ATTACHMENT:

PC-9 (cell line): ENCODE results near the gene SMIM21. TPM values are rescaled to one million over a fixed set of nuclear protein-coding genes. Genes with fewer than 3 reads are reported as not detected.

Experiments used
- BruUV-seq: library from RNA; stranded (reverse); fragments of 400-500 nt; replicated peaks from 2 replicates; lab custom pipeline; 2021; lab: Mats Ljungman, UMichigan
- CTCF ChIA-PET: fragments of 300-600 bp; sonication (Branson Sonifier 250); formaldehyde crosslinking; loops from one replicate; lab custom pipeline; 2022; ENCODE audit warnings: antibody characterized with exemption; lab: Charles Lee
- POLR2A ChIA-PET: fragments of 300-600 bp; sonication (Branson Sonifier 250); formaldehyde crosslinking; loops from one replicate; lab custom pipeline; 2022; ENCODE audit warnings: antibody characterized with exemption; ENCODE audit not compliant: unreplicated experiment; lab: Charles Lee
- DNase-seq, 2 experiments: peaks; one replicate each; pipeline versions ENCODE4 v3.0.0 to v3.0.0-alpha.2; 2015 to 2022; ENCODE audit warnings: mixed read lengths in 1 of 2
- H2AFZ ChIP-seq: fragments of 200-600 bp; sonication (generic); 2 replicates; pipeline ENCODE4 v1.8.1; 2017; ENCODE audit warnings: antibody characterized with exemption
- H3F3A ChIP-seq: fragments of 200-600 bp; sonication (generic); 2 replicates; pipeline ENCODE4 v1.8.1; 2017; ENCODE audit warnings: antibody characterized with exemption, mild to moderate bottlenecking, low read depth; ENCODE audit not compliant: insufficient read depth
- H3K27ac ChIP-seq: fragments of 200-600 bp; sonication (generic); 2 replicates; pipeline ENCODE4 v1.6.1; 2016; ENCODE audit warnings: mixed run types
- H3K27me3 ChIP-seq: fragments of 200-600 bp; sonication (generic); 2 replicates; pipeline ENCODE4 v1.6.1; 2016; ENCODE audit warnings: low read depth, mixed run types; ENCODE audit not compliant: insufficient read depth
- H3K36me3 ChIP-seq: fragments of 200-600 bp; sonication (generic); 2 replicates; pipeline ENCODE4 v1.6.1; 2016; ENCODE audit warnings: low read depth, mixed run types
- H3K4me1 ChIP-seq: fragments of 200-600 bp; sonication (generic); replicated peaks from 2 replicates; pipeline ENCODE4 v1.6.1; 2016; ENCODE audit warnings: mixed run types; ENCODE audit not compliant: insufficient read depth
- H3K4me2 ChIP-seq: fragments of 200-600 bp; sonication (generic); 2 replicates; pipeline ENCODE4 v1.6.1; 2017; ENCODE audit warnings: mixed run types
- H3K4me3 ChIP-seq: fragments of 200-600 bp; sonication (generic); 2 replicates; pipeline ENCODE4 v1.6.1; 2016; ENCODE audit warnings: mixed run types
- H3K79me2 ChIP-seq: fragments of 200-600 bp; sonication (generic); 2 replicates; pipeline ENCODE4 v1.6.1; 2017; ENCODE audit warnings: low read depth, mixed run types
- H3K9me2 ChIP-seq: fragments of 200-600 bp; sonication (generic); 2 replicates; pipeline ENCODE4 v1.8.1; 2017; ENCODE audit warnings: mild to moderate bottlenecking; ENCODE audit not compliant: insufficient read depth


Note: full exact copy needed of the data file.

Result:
PC-9 (cell line): ENCODE results near the gene SMIM21. TPM values are rescaled to one million over a fixed set of nuclear protein-coding genes. Genes with fewer than 3 reads are reported as not detected.

Experiments used
- BruUV-seq: library from RNA; stranded (reverse); fragments of 400-500 nt; replicated peaks from 2 replicates; lab custom pipeline; 2021; lab: Mats Ljungman, UMichigan
- CTCF ChIA-PET: fragments of 300-600 bp; sonication (Branson Sonifier 250); formaldehyde crosslinking; loops from one replicate; lab custom pipeline; 2022; ENCODE audit warnings: antibody characterized with exemption; lab: Charles Lee
- POLR2A ChIA-PET: fragments of 300-600 bp; sonication (Branson Sonifier 250); formaldehyde crosslinking; loops from one replicate; lab custom pipeline; 2022; ENCODE audit warnings: antibody characterized with exemption; ENCODE audit not compliant: unreplicated experiment; lab: Charles Lee
- DNase-seq, 2 experiments: peaks; one replicate each; pipeline versions ENCODE4 v3.0.0 to v3.0.0-alpha.2; 2015 to 2022; ENCODE audit warnings: mixed read lengths in 1 of 2
- H2AFZ ChIP-seq: fragments of 200-600 bp; sonication (generic); 2 replicates; pipeline ENCODE4 v1.8.1; 2017; ENCODE audit warnings: antibody characterized with exemption
- H3F3A ChIP-seq: fragments of 200-600 bp; sonication (generic); 2 replicates; pipeline ENCODE4 v1.8.1; 2017; ENCODE audit warnings: antibody characterized with exemption, mild to moderate bottlenecking, low read depth; ENCODE audit not compliant: insufficient read depth
- H3K27ac ChIP-seq: fragments of 200-600 bp; sonication (generic); 2 replicates; pipeline ENCODE4 v1.6.1; 2016; ENCODE audit warnings: mixed run types
- H3K27me3 ChIP-seq: fragments of 200-600 bp; sonication (generic); 2 replicates; pipeline ENCODE4 v1.6.1; 2016; ENCODE audit warnings: low read depth, mixed run types; ENCODE audit not compliant: insufficient read depth
- H3K36me3 ChIP-seq: fragments of 200-600 bp; sonication (generic); 2 replicates; pipeline ENCODE4 v1.6.1; 2016; ENCODE audit warnings: low read depth, mixed run types
- H3K4me1 ChIP-seq: fragments of 200-600 bp; sonication (generic); replicated peaks from 2 replicates; pipeline ENCODE4 v1.6.1; 2016; ENCODE audit warnings: mixed run types; ENCODE audit not compliant: insufficient read depth
- H3K4me2 ChIP-seq: fragments of 200-600 bp; sonication (generic); 2 replicates; pipeline ENCODE4 v1.6.1; 2017; ENCODE audit warnings: mixed run types
- H3K4me3 ChIP-seq: fragments of 200-600 bp; sonication (generic); 2 replicates; pipeline ENCODE4 v1.6.1; 2016; ENCODE audit warnings: mixed run types
- H3K79me2 ChIP-seq: fragments of 200-600 bp; sonication (generic); 2 replicates; pipeline ENCODE4 v1.6.1; 2017; ENCODE audit warnings: low read depth, mixed run types
- H3K9me2 ChIP-seq: fragments of 200-600 bp; sonication (generic); 2 replicates; pipeline ENCODE4 v1.8.1; 2017; ENCODE audit warnings: mild to moderate bottlenecking; ENCODE audit not compliant: insufficient read depth